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    Most people are familiar with the dodo and the dinosaur, but extinction has occurred throughout the history of life, with the result that nearly all the species that have ever existed are now extinct. Today, species are disappearing at an ever increasing rate, while past losses have occurred during several great crises. Issues such as habitat destruction, conservation, climate change, and, during major crises, volacanism and meteorite impact, can all contribute towards the demise of a group.

    In this Very Short Introduction, Paul B. Wignall looks at the causes and nature of extinctions, past and present, and the factors that can make a species vulnerable. Summarizing what we know about all of the major and minor extinction events, he examines some of the greatest debates in modern science, such as the relative role of climate and humans in the death of the Pleistocene megafauna, including mammoths and giant ground sloths, and the roles that global warming, ocean acidification, and deforestation are playing in present-day extinctions.

    ©2019 Paul B. Wignall (P)2019 Tantor

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    • Global
      5 out of 5 stars
    • Interprétation
      5 out of 5 stars
    • Histoire
      5 out of 5 stars
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    • Amazon Customer
    • 22/06/2020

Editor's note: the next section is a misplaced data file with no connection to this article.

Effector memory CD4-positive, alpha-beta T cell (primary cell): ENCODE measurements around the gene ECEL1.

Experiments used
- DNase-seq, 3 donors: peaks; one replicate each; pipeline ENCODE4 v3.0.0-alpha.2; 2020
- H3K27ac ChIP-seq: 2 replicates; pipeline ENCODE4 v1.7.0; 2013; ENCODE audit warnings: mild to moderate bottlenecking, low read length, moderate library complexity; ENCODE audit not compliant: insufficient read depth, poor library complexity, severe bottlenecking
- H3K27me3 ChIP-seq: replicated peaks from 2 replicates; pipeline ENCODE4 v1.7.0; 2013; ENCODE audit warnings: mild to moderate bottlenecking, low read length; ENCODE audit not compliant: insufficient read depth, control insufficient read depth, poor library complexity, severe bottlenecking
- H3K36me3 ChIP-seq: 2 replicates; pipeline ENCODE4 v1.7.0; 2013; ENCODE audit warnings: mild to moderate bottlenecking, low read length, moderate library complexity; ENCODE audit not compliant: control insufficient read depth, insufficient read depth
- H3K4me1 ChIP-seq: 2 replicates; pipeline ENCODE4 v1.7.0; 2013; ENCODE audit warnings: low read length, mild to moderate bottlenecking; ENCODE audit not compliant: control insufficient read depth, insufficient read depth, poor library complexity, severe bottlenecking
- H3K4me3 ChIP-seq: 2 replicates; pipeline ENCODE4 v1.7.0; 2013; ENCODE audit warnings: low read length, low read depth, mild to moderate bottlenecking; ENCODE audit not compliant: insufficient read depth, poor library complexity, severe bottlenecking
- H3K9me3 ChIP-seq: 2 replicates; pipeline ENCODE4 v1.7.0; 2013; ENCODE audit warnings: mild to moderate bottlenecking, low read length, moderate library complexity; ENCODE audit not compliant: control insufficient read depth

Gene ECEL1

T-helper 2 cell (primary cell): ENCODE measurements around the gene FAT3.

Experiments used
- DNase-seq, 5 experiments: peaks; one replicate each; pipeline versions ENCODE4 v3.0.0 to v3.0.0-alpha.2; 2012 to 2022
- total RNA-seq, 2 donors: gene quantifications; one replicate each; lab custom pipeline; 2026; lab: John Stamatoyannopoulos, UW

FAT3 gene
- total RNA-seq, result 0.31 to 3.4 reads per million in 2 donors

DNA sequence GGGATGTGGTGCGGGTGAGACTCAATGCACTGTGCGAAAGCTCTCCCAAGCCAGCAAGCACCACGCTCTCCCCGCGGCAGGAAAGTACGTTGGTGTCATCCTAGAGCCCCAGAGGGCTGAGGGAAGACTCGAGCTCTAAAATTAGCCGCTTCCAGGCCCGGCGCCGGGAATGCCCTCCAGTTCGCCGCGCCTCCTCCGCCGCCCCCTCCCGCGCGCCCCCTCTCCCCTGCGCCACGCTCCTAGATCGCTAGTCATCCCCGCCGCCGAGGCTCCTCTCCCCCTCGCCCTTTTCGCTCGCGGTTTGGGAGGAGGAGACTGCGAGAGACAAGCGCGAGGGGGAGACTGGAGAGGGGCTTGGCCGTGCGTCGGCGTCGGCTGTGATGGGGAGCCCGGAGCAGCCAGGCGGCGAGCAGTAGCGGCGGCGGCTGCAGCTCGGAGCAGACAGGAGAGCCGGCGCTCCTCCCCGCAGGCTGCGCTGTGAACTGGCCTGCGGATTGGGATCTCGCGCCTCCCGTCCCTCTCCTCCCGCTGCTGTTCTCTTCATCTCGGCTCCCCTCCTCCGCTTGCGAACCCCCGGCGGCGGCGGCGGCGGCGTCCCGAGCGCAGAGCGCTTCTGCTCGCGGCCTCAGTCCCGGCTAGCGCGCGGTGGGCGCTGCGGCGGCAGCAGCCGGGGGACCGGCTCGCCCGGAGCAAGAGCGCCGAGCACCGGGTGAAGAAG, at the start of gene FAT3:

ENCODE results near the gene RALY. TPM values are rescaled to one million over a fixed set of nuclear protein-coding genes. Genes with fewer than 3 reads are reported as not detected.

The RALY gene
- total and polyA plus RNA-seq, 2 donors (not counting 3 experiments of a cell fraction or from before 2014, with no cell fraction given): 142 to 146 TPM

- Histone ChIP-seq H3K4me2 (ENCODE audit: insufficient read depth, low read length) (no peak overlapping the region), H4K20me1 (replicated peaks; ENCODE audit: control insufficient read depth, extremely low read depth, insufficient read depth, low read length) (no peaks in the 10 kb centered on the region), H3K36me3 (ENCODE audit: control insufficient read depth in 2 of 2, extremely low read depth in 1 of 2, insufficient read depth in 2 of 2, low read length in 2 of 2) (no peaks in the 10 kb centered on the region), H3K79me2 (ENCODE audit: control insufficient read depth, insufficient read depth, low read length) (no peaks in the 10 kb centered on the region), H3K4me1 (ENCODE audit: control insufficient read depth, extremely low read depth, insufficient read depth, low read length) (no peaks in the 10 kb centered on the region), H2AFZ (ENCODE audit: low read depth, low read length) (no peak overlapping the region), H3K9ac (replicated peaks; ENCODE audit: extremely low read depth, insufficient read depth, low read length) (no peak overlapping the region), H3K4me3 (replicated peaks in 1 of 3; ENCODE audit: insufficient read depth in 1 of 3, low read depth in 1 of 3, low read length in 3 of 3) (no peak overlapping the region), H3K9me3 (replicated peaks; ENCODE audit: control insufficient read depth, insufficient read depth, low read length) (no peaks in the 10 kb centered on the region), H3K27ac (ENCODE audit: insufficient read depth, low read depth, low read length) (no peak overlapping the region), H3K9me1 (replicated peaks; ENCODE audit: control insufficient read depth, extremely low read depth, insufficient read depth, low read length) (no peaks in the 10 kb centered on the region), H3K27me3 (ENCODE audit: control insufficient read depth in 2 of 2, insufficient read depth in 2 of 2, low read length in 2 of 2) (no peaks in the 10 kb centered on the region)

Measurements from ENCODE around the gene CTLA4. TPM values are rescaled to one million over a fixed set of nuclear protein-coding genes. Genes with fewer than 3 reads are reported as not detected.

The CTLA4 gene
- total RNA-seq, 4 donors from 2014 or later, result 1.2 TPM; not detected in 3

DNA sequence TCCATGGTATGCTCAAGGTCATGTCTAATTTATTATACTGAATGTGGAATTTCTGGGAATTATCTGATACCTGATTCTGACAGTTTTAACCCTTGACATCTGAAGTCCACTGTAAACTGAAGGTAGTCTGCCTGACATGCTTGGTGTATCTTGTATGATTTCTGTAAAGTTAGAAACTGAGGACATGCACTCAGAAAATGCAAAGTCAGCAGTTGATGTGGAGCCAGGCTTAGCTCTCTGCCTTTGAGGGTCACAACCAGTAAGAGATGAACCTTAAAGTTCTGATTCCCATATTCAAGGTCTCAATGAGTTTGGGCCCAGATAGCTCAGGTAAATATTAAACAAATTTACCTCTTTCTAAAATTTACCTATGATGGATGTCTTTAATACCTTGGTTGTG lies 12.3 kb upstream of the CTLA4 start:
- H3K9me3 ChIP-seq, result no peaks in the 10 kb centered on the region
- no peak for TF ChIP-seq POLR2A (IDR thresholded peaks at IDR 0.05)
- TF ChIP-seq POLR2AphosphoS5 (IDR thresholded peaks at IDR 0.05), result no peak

A short brief summary of mass extinctions

    I was attracted to this book because Paul Wignall is a well known paleontologist, and has written extensively on the Permian / Triassic mass extinction, and other mass extinctions in general. This book is from the "Very short introductions" series, so isn't as in depth as his other works, however it is a nicely distilled summary of what science knows about extinctions.

    I enjoyed the summaries of the mass extinction events, however perhaps the most engaging part of the book was when it detailed Holocene mass extinction, and placed it in the context of patterns of biodiversity.

    It's a short book, but covers a lot, without being to dense. If you want more on this subject, I would recommend anything by the same author, Peter Ward or Michael Benton.

    • Global
      4 out of 5 stars
    • Interprétation
      3 out of 5 stars
    • Histoire
      5 out of 5 stars
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    • Kau
    • 29/12/2019

    A fantastic primer!

    This is an excellent primer on extinctions - what we know, how we think we know these things, and what we don’t have a good idea about, including drivers, mechanisms, and processes. In his tone, the author leans somewhat towards the fringe side by giving real estate to discussions such as a cometary driver for the Younger Dryas event (occurring relatively recently ~12,000 years ago) and some other controversial aspects (like the debate on Neanderthals), although, he is very objective in his narration & I believe, balances the evidence rather nicely. There were critical bits about IPCC projections that I found were not wholly necessary, although these appeared to be balanced by appraisals of the advantages that other governmental regulatory bodies have brought to policy (e.g. CITES). Overall, as has been the case for others in the “Very Short Introduction” series, I found this book to be informative and enjoyable! The one downside was the narration which included explicitly spelling out abbreviations such as "e.g." or "P-Tr" which made it somewhat jarring.